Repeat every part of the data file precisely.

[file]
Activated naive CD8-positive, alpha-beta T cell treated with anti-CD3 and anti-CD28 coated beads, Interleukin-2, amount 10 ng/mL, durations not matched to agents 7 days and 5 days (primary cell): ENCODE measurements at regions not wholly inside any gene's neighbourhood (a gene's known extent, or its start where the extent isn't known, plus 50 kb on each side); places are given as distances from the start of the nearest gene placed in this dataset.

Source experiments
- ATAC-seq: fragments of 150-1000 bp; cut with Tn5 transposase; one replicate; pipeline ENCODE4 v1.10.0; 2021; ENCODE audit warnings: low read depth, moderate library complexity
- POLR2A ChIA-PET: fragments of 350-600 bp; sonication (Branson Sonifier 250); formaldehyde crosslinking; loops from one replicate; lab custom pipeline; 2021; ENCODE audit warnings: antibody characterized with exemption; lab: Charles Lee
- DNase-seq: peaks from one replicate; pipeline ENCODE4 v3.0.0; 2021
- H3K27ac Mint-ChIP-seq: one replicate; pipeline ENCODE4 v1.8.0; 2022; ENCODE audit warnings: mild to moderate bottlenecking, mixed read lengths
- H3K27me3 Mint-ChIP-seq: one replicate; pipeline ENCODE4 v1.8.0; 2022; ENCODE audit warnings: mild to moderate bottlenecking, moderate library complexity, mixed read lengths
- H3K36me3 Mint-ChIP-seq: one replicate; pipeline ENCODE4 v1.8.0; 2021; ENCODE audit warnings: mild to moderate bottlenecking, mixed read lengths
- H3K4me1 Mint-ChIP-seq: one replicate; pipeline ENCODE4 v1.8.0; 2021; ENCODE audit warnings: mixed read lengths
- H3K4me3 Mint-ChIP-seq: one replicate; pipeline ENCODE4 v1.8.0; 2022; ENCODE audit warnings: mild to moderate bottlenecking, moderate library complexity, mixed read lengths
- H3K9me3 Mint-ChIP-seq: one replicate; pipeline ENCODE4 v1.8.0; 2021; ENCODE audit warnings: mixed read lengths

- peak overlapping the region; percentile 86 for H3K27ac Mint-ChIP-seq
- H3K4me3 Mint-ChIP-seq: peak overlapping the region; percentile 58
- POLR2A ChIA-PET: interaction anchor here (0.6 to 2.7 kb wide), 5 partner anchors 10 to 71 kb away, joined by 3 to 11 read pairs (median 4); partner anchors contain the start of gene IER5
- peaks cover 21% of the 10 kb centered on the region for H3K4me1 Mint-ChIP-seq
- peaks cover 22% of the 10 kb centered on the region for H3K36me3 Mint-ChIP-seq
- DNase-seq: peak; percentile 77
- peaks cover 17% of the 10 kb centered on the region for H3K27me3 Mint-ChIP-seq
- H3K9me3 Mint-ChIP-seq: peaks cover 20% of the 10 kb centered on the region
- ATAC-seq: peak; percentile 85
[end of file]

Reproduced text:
Activated naive CD8-positive, alpha-beta T cell treated with anti-CD3 and anti-CD28 coated beads, Interleukin-2, amount 10 ng/mL, durations not matched to agents 7 days and 5 days (primary cell): ENCODE measurements at regions not wholly inside any gene's neighbourhood (a gene's known extent, or its start where the extent isn't known, plus 50 kb on each side); places are given as distances from the start of the nearest gene placed in this dataset.

Source experiments
- ATAC-seq: fragments of 150-1000 bp; cut with Tn5 transposase; one replicate; pipeline ENCODE4 v1.10.0; 2021; ENCODE audit warnings: low read depth, moderate library complexity
- POLR2A ChIA-PET: fragments of 350-600 bp; sonication (Branson Sonifier 250); formaldehyde crosslinking; loops from one replicate; lab custom pipeline; 2021; ENCODE audit warnings: antibody characterized with exemption; lab: Charles Lee
- DNase-seq: peaks from one replicate; pipeline ENCODE4 v3.0.0; 2021
- H3K27ac Mint-ChIP-seq: one replicate; pipeline ENCODE4 v1.8.0; 2022; ENCODE audit warnings: mild to moderate bottlenecking, mixed read lengths
- H3K27me3 Mint-ChIP-seq: one replicate; pipeline ENCODE4 v1.8.0; 2022; ENCODE audit warnings: mild to moderate bottlenecking, moderate library complexity, mixed read lengths
- H3K36me3 Mint-ChIP-seq: one replicate; pipeline ENCODE4 v1.8.0; 2021; ENCODE audit warnings: mild to moderate bottlenecking, mixed read lengths
- H3K4me1 Mint-ChIP-seq: one replicate; pipeline ENCODE4 v1.8.0; 2021; ENCODE audit warnings: mixed read lengths
- H3K4me3 Mint-ChIP-seq: one replicate; pipeline ENCODE4 v1.8.0; 2022; ENCODE audit warnings: mild to moderate bottlenecking, moderate library complexity, mixed read lengths
- H3K9me3 Mint-ChIP-seq: one replicate; pipeline ENCODE4 v1.8.0; 2021; ENCODE audit warnings: mixed read lengths

- peak overlapping the region; percentile 86 for H3K27ac Mint-ChIP-seq
- H3K4me3 Mint-ChIP-seq: peak overlapping the region; percentile 58
- POLR2A ChIA-PET: interaction anchor here (0.6 to 2.7 kb wide), 5 partner anchors 10 to 71 kb away, joined by 3 to 11 read pairs (median 4); partner anchors contain the start of gene IER5
- peaks cover 21% of the 10 kb centered on the region for H3K4me1 Mint-ChIP-seq
- peaks cover 22% of the 10 kb centered on the region for H3K36me3 Mint-ChIP-seq
- DNase-seq: peak; percentile 77
- peaks cover 17% of the 10 kb centered on the region for H3K27me3 Mint-ChIP-seq
- H3K9me3 Mint-ChIP-seq: peaks cover 20% of the 10 kb centered on the region
- ATAC-seq: peak; percentile 85